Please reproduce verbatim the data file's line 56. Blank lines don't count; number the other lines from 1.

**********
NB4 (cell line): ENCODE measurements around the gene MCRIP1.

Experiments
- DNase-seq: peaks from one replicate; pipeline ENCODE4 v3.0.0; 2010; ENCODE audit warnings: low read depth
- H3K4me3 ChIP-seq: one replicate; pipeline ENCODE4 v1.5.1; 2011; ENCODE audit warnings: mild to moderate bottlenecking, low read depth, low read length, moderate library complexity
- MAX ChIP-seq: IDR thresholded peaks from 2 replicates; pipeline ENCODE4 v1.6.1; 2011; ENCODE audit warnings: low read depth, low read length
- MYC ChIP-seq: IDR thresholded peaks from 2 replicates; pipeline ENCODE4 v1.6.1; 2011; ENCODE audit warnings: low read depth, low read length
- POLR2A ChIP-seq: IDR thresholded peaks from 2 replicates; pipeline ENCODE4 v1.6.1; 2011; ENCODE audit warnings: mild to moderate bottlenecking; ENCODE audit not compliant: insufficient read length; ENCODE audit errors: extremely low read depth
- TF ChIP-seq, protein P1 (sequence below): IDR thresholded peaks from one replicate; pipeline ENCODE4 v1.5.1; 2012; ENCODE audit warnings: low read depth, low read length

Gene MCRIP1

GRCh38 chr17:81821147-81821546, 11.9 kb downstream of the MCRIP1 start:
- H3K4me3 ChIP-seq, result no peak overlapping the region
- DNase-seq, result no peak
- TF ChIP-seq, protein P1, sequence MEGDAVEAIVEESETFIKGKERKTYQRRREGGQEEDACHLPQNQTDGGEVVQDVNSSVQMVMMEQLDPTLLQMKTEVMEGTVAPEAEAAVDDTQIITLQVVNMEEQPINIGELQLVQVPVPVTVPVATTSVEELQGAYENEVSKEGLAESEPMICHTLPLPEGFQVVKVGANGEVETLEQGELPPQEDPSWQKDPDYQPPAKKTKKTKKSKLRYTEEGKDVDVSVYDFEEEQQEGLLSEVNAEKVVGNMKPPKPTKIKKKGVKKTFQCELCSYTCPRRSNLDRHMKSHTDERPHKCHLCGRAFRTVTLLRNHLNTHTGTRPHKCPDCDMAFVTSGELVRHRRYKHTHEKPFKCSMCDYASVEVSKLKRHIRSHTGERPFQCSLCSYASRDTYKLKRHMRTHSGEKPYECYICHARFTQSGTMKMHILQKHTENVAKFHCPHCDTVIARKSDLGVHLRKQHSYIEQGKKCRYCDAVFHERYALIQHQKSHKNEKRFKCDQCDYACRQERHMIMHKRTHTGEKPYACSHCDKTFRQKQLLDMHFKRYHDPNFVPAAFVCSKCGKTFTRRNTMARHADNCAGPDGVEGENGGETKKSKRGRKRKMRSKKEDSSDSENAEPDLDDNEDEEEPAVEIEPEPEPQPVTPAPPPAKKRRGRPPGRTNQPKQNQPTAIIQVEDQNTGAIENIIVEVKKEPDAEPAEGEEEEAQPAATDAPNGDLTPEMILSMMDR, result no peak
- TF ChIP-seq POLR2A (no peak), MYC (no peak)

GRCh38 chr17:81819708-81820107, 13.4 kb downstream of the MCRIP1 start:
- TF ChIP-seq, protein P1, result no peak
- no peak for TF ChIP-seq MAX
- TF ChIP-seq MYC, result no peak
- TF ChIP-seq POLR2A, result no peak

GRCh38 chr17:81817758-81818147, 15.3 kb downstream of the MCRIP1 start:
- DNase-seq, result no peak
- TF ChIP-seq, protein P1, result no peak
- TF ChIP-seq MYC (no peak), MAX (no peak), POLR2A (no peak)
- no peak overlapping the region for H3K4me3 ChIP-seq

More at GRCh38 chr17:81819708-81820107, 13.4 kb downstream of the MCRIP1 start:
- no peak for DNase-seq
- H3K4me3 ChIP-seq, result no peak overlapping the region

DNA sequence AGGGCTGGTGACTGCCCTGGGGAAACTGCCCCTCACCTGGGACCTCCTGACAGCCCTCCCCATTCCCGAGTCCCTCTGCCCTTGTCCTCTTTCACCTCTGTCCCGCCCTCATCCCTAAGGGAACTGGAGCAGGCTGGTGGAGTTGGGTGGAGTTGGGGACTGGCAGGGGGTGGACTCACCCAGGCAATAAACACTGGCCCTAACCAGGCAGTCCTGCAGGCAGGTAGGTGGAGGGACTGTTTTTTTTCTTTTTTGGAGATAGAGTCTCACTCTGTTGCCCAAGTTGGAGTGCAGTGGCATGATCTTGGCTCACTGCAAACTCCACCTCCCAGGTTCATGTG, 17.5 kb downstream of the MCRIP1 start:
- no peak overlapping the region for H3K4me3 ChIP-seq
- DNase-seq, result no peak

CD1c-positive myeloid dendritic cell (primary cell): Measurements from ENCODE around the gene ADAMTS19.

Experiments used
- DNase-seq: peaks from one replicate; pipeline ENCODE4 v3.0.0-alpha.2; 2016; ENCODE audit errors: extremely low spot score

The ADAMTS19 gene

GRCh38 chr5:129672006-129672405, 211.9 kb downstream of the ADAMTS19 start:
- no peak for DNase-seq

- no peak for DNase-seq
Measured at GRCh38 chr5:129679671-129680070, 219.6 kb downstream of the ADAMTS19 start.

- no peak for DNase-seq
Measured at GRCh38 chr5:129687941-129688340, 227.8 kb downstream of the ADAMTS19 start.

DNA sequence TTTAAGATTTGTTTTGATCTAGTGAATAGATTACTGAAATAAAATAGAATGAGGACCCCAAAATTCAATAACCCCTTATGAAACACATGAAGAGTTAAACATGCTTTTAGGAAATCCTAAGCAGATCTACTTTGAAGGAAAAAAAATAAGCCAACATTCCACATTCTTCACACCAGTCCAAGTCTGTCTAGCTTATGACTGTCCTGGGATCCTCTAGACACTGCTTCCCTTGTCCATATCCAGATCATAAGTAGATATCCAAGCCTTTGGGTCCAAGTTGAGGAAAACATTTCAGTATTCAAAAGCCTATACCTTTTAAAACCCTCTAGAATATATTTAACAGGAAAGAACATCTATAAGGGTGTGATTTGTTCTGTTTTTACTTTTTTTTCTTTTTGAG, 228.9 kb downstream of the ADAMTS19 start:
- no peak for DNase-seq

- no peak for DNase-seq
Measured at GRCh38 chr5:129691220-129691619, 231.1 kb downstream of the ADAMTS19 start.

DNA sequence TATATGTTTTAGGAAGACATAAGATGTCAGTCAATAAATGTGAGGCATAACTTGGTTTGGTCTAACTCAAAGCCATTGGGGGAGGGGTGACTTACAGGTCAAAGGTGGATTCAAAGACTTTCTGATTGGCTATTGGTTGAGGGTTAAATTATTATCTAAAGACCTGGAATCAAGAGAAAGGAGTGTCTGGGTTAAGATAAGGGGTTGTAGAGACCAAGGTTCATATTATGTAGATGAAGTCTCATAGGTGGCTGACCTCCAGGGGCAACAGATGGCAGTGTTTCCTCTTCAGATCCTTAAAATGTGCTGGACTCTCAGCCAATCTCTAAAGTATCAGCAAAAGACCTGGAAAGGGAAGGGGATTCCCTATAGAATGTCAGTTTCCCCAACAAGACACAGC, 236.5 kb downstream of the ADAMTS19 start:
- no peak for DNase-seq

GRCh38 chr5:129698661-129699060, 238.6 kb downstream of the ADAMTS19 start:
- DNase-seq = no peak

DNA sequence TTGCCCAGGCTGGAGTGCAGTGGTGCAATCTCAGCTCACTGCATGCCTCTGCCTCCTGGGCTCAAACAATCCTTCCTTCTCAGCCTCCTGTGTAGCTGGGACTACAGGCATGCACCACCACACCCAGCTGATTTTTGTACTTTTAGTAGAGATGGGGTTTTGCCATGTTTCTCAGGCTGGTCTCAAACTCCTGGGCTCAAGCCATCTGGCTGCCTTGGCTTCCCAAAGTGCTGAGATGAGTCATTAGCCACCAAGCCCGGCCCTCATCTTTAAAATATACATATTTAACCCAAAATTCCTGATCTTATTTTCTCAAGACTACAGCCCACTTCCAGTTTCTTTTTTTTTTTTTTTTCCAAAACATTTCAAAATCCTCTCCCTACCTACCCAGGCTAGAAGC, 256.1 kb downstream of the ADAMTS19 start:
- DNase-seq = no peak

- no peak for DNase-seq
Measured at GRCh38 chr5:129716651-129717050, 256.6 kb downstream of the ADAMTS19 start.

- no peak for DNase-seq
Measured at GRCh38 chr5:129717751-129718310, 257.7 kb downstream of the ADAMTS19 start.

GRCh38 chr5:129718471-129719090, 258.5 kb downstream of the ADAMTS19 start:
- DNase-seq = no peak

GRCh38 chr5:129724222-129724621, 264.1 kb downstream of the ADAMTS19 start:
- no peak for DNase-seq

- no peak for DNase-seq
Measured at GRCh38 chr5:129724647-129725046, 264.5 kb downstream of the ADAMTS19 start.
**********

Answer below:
- DNase-seq = no peak